Increasing excise duty to address legislative loopholes

Finance Minister accuses Opposition of ‘defending tax evasion by obstructing amendments to close tax loopholes’.

Finance Minister Edward Scicluna
Finance Minister Edward Scicluna

By “obstructing” proposed amendments to the budget measures implementation bill, the Opposition was “defending tax evasion”, according to Finance Minister Edward Scicluna.

The minister was referring to the parliamentary debate on the budgetary measures. These measures are being amended at committee stage before becoming law.

During this week’s three committee meetings, government and opposition disagreed on a number of issues – most notably government’s proposals to increase excise duty on cigarettes and cement.

The amendments to increase excise duty on cigarettes was eventually withdrawn by Scicluna, who accused his shadow minister of defending tax evasion.

On his part, Fenech argued that the government was simply increasing taxes but Scicluna was calling it fighting tax evasion.

“Tonio Fenech's obstruction to amendments intended to close tax loopholes are tantamount to condoning tax evasion,” Scicluna said in a statement issued through the Department of Information.

According to the finance ministry, Scicluna’s amendments intended to address legislative loopholes which are enabling tax avoidance.

“Despite the importance of these amendments to Government revenue, the Opposition chose to obstruct them, acting irresponsibly and carelessly with respect to tax avoidance, profiteering, unequal taxation, and the weakening of the Malta's revenue,” the ministry said.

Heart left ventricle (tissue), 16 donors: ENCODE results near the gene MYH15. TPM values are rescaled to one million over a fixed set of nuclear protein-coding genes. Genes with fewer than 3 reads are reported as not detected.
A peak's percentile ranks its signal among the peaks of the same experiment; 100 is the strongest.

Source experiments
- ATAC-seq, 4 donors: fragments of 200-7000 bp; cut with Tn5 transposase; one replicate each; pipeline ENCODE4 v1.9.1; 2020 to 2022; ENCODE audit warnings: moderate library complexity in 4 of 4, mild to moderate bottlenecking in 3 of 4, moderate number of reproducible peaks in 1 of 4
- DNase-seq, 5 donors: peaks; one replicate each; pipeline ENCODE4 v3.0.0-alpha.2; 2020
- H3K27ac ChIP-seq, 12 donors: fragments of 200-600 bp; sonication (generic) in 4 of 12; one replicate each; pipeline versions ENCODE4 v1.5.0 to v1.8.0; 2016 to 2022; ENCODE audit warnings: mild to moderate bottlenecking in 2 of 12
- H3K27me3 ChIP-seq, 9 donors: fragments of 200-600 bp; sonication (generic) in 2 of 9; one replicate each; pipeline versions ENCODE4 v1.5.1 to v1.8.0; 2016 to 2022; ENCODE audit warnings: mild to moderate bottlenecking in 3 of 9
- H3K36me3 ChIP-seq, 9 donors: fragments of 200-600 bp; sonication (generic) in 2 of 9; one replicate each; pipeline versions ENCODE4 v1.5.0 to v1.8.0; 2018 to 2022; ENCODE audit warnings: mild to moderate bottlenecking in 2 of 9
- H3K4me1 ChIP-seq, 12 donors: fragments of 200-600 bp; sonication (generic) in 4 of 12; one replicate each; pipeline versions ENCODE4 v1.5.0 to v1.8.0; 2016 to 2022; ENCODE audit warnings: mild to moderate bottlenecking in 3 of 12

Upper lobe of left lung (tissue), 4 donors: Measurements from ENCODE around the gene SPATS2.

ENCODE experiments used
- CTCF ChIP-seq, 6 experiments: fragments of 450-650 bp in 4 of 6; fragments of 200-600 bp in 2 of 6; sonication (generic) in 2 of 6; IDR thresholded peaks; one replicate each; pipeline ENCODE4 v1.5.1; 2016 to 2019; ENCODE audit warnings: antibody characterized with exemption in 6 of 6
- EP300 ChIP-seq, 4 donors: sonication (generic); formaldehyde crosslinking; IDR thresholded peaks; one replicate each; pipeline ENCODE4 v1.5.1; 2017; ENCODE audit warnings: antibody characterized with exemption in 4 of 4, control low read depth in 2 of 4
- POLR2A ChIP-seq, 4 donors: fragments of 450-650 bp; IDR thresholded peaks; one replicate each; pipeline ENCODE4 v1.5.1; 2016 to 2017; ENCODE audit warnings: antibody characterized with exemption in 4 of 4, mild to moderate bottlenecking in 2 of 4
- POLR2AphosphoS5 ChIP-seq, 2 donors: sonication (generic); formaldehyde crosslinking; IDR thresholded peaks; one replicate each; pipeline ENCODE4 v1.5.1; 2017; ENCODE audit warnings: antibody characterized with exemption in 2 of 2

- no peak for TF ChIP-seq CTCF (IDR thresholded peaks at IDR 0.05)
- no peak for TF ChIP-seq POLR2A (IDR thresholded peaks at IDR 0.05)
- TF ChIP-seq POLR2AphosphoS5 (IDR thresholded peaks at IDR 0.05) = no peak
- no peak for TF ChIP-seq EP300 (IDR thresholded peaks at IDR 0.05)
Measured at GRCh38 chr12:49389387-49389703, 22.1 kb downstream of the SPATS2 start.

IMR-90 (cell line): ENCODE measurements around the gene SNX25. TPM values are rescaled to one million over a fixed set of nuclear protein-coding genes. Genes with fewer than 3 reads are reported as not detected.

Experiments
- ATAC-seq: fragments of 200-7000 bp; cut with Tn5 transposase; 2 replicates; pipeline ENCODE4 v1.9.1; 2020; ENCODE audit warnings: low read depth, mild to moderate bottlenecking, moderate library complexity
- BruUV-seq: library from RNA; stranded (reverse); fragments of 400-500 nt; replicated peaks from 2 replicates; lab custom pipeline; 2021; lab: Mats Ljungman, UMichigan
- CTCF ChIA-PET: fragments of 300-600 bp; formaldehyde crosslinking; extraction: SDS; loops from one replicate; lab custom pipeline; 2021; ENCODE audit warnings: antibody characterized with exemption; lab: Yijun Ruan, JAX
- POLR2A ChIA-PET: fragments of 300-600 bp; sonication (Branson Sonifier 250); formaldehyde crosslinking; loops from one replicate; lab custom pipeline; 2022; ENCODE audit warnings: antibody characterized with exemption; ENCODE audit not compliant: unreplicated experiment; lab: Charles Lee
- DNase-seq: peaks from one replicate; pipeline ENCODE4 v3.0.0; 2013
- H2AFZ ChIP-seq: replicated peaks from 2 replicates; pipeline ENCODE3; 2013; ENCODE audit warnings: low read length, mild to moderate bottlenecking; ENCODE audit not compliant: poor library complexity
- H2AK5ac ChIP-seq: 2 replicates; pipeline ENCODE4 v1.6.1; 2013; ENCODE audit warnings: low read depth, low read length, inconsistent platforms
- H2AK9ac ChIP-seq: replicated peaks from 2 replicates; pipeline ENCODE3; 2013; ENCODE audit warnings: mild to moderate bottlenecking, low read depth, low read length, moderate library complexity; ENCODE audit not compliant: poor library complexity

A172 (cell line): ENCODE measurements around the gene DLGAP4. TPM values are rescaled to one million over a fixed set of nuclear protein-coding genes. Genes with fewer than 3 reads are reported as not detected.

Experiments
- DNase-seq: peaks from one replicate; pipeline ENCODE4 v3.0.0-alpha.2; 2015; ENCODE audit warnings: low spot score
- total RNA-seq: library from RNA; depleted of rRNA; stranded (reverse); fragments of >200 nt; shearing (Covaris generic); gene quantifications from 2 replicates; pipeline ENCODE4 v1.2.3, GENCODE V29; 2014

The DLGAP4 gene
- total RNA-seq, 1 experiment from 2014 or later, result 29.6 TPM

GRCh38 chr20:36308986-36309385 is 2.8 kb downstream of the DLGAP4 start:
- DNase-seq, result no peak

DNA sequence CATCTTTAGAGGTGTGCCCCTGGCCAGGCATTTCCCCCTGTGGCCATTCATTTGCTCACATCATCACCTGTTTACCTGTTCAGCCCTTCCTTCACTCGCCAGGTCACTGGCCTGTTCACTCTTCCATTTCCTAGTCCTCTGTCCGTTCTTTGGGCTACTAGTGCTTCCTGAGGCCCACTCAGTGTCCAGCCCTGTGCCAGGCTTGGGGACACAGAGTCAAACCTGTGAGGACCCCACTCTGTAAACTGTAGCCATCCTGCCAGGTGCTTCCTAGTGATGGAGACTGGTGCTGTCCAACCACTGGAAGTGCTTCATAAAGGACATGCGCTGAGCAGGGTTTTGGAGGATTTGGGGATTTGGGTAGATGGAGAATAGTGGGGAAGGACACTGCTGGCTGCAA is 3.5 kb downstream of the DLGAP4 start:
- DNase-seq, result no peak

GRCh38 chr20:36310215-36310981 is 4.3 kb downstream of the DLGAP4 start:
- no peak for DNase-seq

With its nine-seat majority, all amendments put forward by the government were approved. This included measures which did not enjoy the Opposition’s support.

In the case of excise duty on cigarettes, the finance minister agreed to withdraw it.

The proposed 5c increase in cigarettes duty was meant to address a situation which arose after the Budget 2014, when prices on certain cheaper cigarettes increased beyond the change in excise tax that was announced.

“However, the difference collected was kept as profit by the distributors and not fully passed onto Government as tax due,” the ministry said.

 “Despite how the amendment was strongly advised by Customs officials, the Minister decided to withdraw the amendment due to its overly complex legality. The ministry will address the matter through other channels, in the interest of ensuring a competitive market and to avoid profiteering.”

The amendment was in fact withdrawn following an hour’s debate when tax and legal experts confirmed that complications could arise.

According to Finance, the opposition also attempted to obstruct an amendment that addressed a legal loophole affecting excise on cement.

The law, introduced by the previous administration, states that tax is applicable only to a particular type of cement, known as the Black Portland.

This led to a situation where other types of cement were being imported into the market without tax being levied or paid.

The new cement is known as Pozzolan and was not affected by the increase announced in Budget 2014. At committee stage, the government proposed that Pozzolan should be covered by the Budget 2014 excise duty and proceeded to announce a tax increase on all types of cement.

The Opposition opposed a second increase in excise duty. Fenech argued that the opposition would have voted in favour, if a second increase were not proposed.

“In opposing both of these amendments, the Opposition is not only defending tax avoidance, but is promoting tax evasion by not allowing a now known legal loophole introduced during its own administration to be corrected in favour of a more robust clause, aimed at addressing tax evasion and providing a more equitable tax scenario,” the finance ministry rebutted.

“Such attempts to sensationalise and gain political mileage from the Government's efforts to strengthen revenue and safeguard consumer rights only underline the Opposition's immaturity.”

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